Good Friday, March 29
Philippians 2:1-11: The contrast between Christ and Adam, found in Romans 5 and 1 Corinthians 15, does not appear to have been original with Paul. We already find that contrast in what is apparently an ancient hymn verse cited by St. Paul in the Epistle to the Philippians:
Have this mind among yourselves, which is yours in Christ Jesus, who, though he was in the form of God, did not count equality with God a thing to be grasped, but emptied himself, taking the form of a servant, being born in the likeness of men. And being found in human form he humbled himself and became obedient unto death, even death on a cross. Therefore God has highly exalted him and bestowed on him the name which is above every name, that at the name of Jesus every knee should bow, in heaven and on earth and under the earth, and every tongue confess that Jesus Christ is Lord, to the glory of God the Father” (2:5-11 RSV).
Relative to Good Friday, two points should be made about this passage:
First, its rich doctrinal character is surprising in a context where we would not expect it. The context is not doctrinal. It is, rather, a moral exhortation, in which Paul describes how Christians are to be humble and obedient in their regard and behavior toward one another (2:1-4,12-16). Settled in the middle of that context, the Christological passage quoted above has the feel of an insertion. It takes the reader in a specifically doctrinal direction. It appears that Paul, wanting to hold up the example of the obedience of Christ, reminds them of a text that he expects his readers to recognize. Familiar texts like this are frequently taken from well-known hymns, and a close reading of the passage suggests a strophic structure.
Second, at least part of the content of this hymnic insertion clearly relies on a contrast between Christ and Adam. Adam, we recall, was disobedient in trying to become like God. This is implied in what the serpent told Eve with respect to the forbidden fruit: “For God knows that in the day you eat of it your eyes will be opened, and you will be like God” (Genesis 3:5). That is to say, disobedient Adam “regarded equality with God a thing to be grasped” (harpagmon egesato to einai isa Theo).
God’s Son, in contrast, being “in the form of God” (en morphe Theou), was already “equal to God” (isa Theo). He had not need to grasp it. Yet He emptied Himself and assumed “the form of a servant” (morphen doulou), becoming obedient to death on the Cross. This is the model of obedience that Paul holds out to Christians, telling them, “Have this mind (touto phroneite) among yourselves.” Believers are to abandon the example of Adam and pursue the standard of Christ. This is the moral message of Good Friday.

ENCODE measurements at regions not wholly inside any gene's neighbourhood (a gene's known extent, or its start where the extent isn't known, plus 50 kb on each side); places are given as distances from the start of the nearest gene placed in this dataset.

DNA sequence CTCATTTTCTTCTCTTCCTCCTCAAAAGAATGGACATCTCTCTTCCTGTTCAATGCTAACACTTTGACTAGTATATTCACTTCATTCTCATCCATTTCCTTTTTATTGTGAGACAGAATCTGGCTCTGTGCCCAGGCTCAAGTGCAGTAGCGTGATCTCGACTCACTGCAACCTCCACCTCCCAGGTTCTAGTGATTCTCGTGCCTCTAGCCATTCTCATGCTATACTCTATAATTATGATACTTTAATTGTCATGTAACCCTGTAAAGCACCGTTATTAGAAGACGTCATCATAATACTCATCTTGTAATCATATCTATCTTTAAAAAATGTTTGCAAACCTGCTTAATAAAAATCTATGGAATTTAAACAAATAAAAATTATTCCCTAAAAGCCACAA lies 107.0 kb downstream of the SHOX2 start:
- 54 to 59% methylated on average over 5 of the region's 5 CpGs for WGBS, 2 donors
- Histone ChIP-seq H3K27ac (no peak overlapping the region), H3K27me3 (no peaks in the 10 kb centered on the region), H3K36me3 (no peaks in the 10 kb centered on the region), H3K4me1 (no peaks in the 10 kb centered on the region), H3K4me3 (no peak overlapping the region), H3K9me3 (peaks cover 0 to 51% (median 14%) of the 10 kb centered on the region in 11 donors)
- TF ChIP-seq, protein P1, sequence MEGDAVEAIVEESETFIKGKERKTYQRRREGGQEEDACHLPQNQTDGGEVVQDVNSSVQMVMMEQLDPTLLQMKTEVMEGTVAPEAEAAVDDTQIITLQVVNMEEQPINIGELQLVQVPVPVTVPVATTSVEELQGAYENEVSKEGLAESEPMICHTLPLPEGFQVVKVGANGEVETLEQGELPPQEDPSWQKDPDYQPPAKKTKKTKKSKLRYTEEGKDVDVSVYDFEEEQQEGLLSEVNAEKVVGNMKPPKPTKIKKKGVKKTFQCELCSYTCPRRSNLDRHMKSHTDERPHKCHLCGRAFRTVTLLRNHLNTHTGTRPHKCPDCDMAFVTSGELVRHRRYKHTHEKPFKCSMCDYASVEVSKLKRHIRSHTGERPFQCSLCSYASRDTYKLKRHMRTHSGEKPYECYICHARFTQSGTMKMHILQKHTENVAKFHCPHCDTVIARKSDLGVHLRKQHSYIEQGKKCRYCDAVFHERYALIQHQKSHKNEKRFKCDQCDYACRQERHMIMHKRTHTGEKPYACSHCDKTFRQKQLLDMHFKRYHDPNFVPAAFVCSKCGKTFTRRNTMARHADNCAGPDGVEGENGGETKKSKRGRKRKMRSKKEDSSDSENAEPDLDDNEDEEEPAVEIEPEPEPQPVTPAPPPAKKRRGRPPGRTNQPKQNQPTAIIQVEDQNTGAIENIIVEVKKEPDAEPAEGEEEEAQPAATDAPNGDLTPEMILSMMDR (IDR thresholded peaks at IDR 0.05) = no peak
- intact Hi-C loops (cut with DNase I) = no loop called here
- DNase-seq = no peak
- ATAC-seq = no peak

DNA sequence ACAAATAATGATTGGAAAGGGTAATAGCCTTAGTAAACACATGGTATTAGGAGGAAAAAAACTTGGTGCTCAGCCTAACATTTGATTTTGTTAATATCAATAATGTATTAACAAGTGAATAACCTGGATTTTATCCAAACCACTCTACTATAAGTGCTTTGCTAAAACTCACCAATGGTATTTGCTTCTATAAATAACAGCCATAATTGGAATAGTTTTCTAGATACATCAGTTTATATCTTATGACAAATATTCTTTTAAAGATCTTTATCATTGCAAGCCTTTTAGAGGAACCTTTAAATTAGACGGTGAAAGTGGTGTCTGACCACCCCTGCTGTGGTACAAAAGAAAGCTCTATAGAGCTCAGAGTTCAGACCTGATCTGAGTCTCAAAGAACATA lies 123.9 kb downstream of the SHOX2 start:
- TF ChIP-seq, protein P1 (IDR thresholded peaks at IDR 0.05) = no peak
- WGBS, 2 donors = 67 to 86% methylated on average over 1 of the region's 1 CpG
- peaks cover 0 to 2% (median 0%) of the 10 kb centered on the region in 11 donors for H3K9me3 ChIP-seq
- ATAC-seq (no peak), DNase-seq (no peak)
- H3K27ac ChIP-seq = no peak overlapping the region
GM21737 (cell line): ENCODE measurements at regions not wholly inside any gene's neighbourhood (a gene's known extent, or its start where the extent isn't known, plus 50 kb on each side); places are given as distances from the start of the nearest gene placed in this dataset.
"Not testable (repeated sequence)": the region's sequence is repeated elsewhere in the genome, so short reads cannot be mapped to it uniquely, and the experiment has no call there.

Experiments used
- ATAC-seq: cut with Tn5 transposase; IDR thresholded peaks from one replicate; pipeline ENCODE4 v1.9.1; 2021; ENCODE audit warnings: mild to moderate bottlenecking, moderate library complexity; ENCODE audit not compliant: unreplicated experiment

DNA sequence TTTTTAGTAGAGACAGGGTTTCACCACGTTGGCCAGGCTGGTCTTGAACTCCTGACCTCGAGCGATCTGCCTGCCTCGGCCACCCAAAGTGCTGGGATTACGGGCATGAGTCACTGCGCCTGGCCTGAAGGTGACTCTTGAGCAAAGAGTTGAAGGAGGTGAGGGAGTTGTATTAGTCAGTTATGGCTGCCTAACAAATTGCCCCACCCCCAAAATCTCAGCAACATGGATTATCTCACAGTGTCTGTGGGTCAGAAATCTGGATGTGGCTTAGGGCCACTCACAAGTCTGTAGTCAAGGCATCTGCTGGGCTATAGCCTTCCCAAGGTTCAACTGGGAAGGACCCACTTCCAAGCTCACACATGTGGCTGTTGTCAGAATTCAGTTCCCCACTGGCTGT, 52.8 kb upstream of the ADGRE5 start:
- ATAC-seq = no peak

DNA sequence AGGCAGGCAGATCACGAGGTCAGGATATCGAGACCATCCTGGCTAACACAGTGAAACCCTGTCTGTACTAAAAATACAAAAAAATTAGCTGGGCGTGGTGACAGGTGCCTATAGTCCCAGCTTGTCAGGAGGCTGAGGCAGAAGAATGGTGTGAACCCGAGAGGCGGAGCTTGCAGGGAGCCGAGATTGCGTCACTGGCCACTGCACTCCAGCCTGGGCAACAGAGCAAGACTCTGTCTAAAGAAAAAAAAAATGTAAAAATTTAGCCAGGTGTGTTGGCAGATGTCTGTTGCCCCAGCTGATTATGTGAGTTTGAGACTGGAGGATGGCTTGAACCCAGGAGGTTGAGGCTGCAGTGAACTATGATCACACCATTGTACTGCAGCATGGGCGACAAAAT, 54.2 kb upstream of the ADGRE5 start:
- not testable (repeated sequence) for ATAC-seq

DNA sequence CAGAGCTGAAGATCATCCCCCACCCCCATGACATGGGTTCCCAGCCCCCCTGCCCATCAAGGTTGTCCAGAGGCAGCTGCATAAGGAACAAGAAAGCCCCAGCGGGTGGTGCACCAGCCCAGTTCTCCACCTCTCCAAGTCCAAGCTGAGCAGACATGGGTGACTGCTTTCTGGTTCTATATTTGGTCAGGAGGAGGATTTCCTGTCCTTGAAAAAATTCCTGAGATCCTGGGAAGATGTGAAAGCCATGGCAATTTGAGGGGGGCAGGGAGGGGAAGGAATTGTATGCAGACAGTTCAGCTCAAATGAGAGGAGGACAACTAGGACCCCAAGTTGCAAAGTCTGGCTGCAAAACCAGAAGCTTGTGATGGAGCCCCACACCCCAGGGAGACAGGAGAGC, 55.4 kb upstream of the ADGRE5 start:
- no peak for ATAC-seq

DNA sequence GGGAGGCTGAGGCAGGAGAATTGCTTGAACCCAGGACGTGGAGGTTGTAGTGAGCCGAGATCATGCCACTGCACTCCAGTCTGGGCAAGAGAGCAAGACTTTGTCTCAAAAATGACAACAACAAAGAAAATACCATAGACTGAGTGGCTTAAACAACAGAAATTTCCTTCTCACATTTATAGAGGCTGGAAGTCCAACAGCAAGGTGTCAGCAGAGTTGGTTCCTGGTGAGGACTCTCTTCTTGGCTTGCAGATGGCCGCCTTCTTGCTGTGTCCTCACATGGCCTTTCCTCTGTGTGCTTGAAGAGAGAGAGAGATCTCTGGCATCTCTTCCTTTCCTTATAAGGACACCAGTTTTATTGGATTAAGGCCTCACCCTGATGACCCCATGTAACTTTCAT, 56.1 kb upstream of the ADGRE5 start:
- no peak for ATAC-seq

Holy Saturday, March 30
God Rests From His Labors: The Presbyterian theologian Alan Lewis liked to describe Holy Saturday as a “boundary.” His use of this literary metaphor (invented by Karl Jaspers and made popular by Paul Tillich) meant that Holy Saturday served as a sort of dividing line between the Lord’s suffering and death on Good Friday and His triumphant Resurrection on Easter Sunday, thereby shaping the entire sacred “Three Days,” or Triduum. One function of a boundary, obviously, is to define something, in the etymological sense of conferring a finis, a “limit” that gives it form.
A real boundary, moreover, confers shape on two things, namely, those realities on either side of it. Like the god Janus, a boundary must cast its regard in both directions. A border unites two entities even in the act of segregating them. Ironically, they are disjoined by what joins them. They are put apart by what they share. What distinguishes them is what they have in common. I suggest that Alan Lewis was right in this respect. The image of the boundary really is a useful way of looking at Holy Saturday, and I believe that the theological insight of Holy Church respects the unique place of this day in her traditional liturgical customs.
Going beyond Lewis, however, let me further suggest that in Holy Saturday—the middle of the sacred Triduum—we recognize in Good Friday and Easter Sunday, somewhat as in the Lord’s two natures, twin realities placed “without confusion, without change, without division, without separation.” Holy Saturday ‘hypostatically’ holds together, as it were, the two extremes of the Triduum.